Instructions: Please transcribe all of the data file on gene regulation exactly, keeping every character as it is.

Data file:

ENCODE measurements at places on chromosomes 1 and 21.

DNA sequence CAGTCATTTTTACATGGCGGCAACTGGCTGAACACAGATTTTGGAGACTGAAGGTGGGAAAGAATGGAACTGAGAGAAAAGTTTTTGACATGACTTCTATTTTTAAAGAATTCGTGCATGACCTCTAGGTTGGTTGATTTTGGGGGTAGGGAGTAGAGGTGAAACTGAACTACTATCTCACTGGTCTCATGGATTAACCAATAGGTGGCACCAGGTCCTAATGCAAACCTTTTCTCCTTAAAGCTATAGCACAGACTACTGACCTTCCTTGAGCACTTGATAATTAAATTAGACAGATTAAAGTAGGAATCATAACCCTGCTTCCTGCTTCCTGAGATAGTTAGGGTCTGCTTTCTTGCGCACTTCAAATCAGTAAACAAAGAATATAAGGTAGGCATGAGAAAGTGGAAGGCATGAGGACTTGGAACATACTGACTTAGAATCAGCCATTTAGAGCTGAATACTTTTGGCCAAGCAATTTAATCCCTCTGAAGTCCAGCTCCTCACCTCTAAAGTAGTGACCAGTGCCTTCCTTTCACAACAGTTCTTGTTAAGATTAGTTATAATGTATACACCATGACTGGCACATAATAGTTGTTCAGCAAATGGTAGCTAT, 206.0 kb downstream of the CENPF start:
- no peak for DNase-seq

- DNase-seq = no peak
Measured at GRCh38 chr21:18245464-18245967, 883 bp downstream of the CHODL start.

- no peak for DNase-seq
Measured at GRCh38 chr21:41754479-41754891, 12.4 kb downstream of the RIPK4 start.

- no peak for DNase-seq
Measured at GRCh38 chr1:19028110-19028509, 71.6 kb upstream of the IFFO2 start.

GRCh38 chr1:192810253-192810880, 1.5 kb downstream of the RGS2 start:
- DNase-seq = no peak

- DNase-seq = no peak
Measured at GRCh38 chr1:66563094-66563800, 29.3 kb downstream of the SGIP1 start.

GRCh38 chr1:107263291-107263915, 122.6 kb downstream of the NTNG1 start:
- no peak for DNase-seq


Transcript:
ENCODE measurements at places on chromosomes 1 and 21.

DNA sequence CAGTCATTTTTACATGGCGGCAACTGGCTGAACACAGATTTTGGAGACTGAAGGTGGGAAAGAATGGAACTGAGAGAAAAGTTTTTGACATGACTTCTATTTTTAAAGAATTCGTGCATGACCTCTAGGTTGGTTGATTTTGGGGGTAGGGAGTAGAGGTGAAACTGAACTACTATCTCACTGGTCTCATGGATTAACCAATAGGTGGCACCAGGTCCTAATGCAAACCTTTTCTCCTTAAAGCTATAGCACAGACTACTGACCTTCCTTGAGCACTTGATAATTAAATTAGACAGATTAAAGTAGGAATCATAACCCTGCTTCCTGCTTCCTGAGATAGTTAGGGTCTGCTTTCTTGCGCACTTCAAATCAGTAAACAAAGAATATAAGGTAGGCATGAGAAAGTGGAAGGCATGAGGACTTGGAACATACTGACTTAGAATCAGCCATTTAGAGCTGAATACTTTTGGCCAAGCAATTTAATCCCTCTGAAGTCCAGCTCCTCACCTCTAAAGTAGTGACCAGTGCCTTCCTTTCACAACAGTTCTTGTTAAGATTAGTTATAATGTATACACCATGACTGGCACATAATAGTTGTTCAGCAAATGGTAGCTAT, 206.0 kb downstream of the CENPF start:
- no peak for DNase-seq

- DNase-seq = no peak
Measured at GRCh38 chr21:18245464-18245967, 883 bp downstream of the CHODL start.

- no peak for DNase-seq
Measured at GRCh38 chr21:41754479-41754891, 12.4 kb downstream of the RIPK4 start.

- no peak for DNase-seq
Measured at GRCh38 chr1:19028110-19028509, 71.6 kb upstream of the IFFO2 start.

GRCh38 chr1:192810253-192810880, 1.5 kb downstream of the RGS2 start:
- DNase-seq = no peak

- DNase-seq = no peak
Measured at GRCh38 chr1:66563094-66563800, 29.3 kb downstream of the SGIP1 start.

GRCh38 chr1:107263291-107263915, 122.6 kb downstream of the NTNG1 start:
- no peak for DNase-seq